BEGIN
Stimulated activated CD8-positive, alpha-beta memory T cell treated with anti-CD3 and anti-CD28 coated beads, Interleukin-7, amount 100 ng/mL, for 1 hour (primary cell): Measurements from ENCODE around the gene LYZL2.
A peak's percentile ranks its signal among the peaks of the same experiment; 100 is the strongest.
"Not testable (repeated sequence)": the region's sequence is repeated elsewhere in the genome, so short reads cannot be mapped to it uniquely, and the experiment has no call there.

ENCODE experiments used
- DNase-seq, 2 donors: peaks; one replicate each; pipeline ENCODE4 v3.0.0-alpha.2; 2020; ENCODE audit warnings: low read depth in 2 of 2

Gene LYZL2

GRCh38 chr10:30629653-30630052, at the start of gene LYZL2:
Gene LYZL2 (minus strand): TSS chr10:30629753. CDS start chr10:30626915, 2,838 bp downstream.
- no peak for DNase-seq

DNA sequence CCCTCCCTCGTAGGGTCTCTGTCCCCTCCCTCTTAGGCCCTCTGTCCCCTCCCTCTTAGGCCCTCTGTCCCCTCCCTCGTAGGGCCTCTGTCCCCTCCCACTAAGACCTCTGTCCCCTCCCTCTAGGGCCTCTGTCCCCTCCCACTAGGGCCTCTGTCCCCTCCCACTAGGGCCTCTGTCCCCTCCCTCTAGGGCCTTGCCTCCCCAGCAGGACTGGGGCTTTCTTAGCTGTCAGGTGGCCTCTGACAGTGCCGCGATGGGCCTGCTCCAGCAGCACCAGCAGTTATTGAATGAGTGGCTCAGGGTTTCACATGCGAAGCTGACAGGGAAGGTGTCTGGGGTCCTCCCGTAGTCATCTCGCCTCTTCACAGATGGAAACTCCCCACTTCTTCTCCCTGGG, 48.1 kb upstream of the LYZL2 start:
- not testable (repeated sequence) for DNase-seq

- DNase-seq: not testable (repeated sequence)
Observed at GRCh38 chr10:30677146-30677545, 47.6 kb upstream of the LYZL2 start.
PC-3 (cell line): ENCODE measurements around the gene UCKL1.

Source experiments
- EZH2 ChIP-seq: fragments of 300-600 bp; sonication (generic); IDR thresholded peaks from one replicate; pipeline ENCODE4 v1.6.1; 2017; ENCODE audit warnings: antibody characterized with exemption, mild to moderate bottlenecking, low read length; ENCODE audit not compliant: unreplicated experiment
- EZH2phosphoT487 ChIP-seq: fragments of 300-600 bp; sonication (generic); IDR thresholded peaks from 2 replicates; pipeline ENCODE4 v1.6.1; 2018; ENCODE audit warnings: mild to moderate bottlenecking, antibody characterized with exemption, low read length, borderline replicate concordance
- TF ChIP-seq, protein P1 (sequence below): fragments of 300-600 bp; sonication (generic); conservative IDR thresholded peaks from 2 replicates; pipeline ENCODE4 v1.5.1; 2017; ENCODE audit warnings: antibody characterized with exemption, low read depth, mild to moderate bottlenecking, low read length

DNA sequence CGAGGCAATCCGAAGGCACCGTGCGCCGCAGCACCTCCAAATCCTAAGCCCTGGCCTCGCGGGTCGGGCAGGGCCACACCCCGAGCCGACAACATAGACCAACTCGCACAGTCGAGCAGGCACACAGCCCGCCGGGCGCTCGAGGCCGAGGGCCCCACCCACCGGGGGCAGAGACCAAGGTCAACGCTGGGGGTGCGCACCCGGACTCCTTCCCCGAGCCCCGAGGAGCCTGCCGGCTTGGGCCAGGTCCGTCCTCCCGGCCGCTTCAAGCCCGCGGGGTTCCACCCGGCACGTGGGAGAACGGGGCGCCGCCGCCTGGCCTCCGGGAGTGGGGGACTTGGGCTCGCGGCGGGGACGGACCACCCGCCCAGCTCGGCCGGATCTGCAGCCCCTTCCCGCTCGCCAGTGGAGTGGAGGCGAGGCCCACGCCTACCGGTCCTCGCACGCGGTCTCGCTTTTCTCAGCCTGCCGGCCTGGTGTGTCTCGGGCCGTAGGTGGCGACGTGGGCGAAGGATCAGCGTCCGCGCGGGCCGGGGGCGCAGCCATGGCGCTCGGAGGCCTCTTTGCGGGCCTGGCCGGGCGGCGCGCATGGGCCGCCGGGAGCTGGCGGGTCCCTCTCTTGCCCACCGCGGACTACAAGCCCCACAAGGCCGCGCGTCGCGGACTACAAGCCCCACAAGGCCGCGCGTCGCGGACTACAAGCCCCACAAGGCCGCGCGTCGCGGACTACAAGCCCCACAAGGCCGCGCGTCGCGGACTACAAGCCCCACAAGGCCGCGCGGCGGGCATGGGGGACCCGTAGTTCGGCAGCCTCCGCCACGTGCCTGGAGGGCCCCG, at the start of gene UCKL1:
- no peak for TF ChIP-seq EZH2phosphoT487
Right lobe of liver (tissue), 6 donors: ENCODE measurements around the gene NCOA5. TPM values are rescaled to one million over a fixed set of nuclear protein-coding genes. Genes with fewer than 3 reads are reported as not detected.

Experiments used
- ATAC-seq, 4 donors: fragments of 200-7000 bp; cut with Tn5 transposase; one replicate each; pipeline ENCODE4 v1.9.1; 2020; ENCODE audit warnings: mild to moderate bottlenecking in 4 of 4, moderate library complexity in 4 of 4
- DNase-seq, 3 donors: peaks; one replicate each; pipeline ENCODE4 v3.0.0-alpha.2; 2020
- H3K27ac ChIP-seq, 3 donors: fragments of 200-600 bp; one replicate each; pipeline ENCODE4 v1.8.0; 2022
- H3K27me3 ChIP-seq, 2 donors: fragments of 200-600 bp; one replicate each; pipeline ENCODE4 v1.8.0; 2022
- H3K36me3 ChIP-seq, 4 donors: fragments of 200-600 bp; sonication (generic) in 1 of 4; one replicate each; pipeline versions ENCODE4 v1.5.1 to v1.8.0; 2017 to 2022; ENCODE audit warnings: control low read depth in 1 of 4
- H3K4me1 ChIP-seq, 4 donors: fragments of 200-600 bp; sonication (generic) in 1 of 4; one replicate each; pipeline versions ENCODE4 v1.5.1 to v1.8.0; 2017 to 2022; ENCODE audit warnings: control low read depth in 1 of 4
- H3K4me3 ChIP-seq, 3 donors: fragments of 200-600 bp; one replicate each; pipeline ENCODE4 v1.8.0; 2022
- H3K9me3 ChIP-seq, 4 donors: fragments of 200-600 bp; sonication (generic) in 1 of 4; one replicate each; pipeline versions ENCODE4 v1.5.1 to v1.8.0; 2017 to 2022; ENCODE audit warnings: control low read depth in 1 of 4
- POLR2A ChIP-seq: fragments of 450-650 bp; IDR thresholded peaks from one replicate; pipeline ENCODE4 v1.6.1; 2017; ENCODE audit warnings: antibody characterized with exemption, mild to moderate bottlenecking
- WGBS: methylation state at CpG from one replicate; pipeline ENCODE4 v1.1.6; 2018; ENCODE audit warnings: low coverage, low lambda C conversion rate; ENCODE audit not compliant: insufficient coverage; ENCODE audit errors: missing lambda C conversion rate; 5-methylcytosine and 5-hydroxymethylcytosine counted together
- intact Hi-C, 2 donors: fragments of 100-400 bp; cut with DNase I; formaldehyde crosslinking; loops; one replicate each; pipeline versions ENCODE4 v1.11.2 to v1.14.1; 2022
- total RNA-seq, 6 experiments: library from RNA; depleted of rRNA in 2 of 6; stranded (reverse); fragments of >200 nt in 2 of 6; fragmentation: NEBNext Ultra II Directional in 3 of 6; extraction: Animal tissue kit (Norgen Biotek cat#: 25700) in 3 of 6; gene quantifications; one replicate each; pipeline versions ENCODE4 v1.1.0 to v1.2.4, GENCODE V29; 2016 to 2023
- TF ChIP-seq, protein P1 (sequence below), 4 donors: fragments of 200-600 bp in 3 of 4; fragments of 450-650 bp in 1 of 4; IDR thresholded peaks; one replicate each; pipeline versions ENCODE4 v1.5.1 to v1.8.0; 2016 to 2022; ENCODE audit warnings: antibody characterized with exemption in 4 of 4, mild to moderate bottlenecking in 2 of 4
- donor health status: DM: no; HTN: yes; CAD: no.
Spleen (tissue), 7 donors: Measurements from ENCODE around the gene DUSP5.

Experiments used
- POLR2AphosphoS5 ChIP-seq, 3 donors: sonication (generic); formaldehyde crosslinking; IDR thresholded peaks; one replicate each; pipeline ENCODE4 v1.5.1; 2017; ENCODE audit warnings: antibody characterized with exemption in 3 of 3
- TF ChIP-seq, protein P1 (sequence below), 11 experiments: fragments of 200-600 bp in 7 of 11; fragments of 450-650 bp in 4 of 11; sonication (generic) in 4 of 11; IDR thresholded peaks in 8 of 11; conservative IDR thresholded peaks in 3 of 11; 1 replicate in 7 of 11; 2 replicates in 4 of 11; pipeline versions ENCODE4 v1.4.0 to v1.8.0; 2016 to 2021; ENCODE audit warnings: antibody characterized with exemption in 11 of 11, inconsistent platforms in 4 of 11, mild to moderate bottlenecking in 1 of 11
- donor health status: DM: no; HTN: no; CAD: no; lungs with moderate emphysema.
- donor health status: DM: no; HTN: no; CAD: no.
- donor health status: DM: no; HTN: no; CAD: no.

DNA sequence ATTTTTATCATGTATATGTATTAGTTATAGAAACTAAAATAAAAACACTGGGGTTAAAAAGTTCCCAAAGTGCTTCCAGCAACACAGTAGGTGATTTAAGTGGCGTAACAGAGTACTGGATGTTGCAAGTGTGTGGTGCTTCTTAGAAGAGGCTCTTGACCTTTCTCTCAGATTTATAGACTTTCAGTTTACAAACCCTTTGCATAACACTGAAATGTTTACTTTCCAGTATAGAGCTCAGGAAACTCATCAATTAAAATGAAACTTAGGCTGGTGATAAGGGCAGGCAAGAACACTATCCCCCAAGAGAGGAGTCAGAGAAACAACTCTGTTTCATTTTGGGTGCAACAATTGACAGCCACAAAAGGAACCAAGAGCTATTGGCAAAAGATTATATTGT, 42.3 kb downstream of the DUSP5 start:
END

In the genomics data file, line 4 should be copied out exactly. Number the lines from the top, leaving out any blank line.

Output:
ENCODE experiments used